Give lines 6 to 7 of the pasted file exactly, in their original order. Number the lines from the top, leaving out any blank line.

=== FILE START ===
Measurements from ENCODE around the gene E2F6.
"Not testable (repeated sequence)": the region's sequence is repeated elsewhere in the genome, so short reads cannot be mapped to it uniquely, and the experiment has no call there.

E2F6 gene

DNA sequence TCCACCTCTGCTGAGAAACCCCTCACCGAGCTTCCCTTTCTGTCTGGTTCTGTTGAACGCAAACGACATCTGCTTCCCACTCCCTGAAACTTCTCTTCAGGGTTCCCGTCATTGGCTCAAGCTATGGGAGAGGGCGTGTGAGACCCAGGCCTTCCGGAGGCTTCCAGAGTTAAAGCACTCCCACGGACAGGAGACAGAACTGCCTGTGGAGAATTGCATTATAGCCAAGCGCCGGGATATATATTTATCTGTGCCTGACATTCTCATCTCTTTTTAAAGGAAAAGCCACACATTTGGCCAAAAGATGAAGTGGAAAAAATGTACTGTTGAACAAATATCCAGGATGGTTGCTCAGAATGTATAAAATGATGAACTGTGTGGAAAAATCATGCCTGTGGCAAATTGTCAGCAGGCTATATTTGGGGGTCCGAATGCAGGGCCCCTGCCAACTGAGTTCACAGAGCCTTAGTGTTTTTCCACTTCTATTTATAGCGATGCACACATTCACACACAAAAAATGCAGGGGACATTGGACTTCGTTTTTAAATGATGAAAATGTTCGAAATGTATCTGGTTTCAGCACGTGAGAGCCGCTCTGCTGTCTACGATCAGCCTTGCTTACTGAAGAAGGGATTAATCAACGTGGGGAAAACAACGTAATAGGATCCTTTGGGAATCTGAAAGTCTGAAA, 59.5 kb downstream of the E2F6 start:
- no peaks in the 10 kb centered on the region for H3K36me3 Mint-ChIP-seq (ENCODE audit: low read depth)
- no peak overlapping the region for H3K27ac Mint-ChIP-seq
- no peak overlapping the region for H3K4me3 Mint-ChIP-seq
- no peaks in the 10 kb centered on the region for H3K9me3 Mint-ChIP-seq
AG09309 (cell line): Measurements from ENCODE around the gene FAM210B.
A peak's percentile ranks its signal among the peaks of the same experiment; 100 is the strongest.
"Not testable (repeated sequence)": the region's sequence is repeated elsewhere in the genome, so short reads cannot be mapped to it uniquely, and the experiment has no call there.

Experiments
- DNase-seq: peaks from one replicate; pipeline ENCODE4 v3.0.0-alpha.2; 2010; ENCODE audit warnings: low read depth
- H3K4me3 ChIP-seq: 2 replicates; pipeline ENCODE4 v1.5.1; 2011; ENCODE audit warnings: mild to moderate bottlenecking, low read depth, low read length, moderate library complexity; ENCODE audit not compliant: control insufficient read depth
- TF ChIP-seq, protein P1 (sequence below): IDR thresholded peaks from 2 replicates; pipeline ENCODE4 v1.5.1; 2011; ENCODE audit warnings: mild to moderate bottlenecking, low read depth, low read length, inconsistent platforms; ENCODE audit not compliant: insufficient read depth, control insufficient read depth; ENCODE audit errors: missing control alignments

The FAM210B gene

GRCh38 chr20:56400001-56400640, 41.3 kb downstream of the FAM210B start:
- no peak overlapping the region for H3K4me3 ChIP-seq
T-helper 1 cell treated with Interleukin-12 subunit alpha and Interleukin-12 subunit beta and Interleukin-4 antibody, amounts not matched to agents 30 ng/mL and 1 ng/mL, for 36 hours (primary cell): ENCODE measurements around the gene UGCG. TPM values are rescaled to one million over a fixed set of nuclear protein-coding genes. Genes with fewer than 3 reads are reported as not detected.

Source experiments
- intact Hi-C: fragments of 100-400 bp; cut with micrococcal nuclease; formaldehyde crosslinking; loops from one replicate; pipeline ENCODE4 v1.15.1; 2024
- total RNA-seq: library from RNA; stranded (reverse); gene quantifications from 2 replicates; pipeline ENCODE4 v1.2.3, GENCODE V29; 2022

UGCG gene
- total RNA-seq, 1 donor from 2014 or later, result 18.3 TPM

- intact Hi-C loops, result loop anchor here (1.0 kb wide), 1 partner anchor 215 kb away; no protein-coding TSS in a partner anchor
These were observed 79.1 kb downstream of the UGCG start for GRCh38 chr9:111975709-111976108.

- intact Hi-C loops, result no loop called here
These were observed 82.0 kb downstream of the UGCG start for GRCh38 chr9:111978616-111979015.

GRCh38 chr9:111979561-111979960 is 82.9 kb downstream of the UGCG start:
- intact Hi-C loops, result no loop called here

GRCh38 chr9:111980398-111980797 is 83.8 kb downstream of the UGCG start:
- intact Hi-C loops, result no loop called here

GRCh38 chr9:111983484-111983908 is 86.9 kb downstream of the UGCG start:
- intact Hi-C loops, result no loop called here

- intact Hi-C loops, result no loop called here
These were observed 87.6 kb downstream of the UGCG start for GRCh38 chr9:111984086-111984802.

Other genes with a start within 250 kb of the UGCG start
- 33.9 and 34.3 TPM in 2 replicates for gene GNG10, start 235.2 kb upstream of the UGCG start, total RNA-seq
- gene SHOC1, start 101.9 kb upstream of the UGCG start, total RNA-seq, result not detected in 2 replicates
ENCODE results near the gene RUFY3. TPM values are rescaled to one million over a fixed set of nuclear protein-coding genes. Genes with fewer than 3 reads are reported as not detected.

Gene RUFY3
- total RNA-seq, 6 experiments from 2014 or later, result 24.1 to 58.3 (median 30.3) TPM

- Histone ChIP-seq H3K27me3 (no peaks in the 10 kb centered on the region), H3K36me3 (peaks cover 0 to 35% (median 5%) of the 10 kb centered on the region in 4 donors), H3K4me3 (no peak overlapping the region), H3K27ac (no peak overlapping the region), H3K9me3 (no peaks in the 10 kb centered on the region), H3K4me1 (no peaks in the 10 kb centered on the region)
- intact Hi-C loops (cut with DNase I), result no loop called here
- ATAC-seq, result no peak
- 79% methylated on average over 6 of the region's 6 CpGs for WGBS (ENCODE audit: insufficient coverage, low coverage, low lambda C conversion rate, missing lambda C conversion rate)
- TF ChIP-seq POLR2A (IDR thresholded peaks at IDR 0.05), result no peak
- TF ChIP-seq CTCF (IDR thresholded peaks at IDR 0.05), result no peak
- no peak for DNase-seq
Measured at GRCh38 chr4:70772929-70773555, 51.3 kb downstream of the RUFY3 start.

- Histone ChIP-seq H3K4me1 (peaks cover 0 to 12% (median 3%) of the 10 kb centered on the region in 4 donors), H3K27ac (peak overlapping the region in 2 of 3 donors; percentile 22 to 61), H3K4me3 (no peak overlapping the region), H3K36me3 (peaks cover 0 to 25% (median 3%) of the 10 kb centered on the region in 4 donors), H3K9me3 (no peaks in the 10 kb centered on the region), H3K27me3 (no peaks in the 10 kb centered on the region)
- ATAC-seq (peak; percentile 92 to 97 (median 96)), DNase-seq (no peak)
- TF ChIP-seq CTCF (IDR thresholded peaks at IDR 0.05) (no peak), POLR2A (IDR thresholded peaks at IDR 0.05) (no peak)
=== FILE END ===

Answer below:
- no peak overlapping the region for H3K27ac Mint-ChIP-seq
- no peak overlapping the region for H3K4me3 Mint-ChIP-seq